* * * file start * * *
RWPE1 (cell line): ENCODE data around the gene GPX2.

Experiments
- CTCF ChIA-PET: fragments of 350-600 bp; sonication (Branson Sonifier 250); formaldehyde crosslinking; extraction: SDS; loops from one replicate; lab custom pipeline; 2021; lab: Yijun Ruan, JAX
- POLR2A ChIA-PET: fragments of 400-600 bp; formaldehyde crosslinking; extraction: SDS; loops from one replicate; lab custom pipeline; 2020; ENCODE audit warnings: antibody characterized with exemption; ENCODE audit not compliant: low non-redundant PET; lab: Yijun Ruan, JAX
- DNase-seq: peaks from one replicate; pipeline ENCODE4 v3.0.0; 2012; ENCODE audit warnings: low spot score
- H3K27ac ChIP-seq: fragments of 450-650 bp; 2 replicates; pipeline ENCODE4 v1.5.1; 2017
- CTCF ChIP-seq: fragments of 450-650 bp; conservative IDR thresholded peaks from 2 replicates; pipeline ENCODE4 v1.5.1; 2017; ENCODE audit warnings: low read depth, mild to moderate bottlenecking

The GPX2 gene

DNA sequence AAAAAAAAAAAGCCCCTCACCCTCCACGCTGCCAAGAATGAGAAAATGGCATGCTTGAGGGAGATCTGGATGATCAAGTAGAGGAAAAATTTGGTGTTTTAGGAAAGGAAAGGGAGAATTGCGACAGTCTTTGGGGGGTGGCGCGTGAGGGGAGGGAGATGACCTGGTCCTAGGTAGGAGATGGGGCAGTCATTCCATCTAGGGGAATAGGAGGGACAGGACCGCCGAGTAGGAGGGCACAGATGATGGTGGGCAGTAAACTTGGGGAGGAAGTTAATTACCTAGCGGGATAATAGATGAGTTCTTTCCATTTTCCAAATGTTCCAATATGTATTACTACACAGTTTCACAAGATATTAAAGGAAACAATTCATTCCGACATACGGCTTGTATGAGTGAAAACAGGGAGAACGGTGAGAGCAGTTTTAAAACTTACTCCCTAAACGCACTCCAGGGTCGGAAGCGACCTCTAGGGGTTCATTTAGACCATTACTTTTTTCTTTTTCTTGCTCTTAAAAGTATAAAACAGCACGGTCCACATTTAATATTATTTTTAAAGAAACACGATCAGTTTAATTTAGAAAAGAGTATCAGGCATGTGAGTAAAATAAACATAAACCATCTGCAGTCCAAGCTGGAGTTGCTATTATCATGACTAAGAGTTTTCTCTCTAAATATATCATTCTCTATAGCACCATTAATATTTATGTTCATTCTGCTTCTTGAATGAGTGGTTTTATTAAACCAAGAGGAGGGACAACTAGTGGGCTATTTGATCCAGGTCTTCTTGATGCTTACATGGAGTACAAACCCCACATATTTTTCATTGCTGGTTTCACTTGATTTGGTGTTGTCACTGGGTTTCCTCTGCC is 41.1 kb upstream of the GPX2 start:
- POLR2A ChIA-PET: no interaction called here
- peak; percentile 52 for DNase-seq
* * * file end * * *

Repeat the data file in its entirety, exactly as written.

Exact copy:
RWPE1 (cell line): ENCODE data around the gene GPX2.

Experiments
- CTCF ChIA-PET: fragments of 350-600 bp; sonication (Branson Sonifier 250); formaldehyde crosslinking; extraction: SDS; loops from one replicate; lab custom pipeline; 2021; lab: Yijun Ruan, JAX
- POLR2A ChIA-PET: fragments of 400-600 bp; formaldehyde crosslinking; extraction: SDS; loops from one replicate; lab custom pipeline; 2020; ENCODE audit warnings: antibody characterized with exemption; ENCODE audit not compliant: low non-redundant PET; lab: Yijun Ruan, JAX
- DNase-seq: peaks from one replicate; pipeline ENCODE4 v3.0.0; 2012; ENCODE audit warnings: low spot score
- H3K27ac ChIP-seq: fragments of 450-650 bp; 2 replicates; pipeline ENCODE4 v1.5.1; 2017
- CTCF ChIP-seq: fragments of 450-650 bp; conservative IDR thresholded peaks from 2 replicates; pipeline ENCODE4 v1.5.1; 2017; ENCODE audit warnings: low read depth, mild to moderate bottlenecking

The GPX2 gene

DNA sequence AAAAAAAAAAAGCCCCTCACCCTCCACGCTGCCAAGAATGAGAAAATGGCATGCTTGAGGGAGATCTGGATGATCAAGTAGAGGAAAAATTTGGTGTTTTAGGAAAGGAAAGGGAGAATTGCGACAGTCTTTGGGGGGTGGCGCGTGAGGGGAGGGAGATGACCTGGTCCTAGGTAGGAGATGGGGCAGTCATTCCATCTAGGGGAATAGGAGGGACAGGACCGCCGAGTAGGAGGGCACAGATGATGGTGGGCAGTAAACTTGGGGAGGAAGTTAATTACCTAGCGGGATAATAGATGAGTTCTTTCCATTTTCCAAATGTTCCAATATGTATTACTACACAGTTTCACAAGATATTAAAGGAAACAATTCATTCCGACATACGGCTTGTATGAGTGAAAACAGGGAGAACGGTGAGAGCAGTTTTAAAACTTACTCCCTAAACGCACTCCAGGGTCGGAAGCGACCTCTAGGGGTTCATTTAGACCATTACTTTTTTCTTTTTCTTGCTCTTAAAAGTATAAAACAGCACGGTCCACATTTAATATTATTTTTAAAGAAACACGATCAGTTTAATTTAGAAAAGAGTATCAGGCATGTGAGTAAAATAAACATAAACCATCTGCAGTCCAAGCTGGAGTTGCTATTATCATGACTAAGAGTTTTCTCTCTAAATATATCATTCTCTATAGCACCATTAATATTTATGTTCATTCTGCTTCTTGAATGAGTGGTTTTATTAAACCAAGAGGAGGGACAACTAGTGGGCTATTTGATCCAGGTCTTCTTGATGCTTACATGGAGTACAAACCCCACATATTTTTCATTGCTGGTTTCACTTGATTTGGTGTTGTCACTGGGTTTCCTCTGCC is 41.1 kb upstream of the GPX2 start:
- POLR2A ChIA-PET: no interaction called here
- peak; percentile 52 for DNase-seq